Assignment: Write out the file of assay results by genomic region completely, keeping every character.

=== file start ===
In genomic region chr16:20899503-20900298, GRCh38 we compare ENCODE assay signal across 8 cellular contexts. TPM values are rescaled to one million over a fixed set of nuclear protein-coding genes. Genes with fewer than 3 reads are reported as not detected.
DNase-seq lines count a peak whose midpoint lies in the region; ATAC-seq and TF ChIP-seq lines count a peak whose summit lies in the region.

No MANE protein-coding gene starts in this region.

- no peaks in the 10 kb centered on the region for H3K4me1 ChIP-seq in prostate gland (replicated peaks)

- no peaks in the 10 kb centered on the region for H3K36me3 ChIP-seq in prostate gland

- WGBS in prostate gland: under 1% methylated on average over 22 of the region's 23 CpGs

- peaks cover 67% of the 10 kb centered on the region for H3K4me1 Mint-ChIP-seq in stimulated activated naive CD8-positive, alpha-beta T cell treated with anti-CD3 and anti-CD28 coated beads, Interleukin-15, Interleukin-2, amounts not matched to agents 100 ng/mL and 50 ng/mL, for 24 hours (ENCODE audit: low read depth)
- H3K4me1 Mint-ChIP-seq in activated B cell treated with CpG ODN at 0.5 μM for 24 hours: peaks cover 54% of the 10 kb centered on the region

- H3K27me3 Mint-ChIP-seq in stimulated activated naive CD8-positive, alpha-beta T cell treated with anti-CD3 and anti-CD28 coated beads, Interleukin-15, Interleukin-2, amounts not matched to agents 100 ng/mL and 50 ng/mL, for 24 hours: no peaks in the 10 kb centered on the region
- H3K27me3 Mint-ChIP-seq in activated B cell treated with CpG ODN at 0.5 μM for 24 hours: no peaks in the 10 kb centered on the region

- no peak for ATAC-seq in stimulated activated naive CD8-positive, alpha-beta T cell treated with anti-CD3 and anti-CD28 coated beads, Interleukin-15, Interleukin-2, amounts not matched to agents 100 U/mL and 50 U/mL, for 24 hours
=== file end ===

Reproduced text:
In genomic region chr16:20899503-20900298, GRCh38 we compare ENCODE assay signal across 8 cellular contexts. TPM values are rescaled to one million over a fixed set of nuclear protein-coding genes. Genes with fewer than 3 reads are reported as not detected.
DNase-seq lines count a peak whose midpoint lies in the region; ATAC-seq and TF ChIP-seq lines count a peak whose summit lies in the region.

No MANE protein-coding gene starts in this region.

- no peaks in the 10 kb centered on the region for H3K4me1 ChIP-seq in prostate gland (replicated peaks)

- no peaks in the 10 kb centered on the region for H3K36me3 ChIP-seq in prostate gland

- WGBS in prostate gland: under 1% methylated on average over 22 of the region's 23 CpGs

- peaks cover 67% of the 10 kb centered on the region for H3K4me1 Mint-ChIP-seq in stimulated activated naive CD8-positive, alpha-beta T cell treated with anti-CD3 and anti-CD28 coated beads, Interleukin-15, Interleukin-2, amounts not matched to agents 100 ng/mL and 50 ng/mL, for 24 hours (ENCODE audit: low read depth)
- H3K4me1 Mint-ChIP-seq in activated B cell treated with CpG ODN at 0.5 μM for 24 hours: peaks cover 54% of the 10 kb centered on the region

- H3K27me3 Mint-ChIP-seq in stimulated activated naive CD8-positive, alpha-beta T cell treated with anti-CD3 and anti-CD28 coated beads, Interleukin-15, Interleukin-2, amounts not matched to agents 100 ng/mL and 50 ng/mL, for 24 hours: no peaks in the 10 kb centered on the region
- H3K27me3 Mint-ChIP-seq in activated B cell treated with CpG ODN at 0.5 μM for 24 hours: no peaks in the 10 kb centered on the region

- no peak for ATAC-seq in stimulated activated naive CD8-positive, alpha-beta T cell treated with anti-CD3 and anti-CD28 coated beads, Interleukin-15, Interleukin-2, amounts not matched to agents 100 U/mL and 50 U/mL, for 24 hours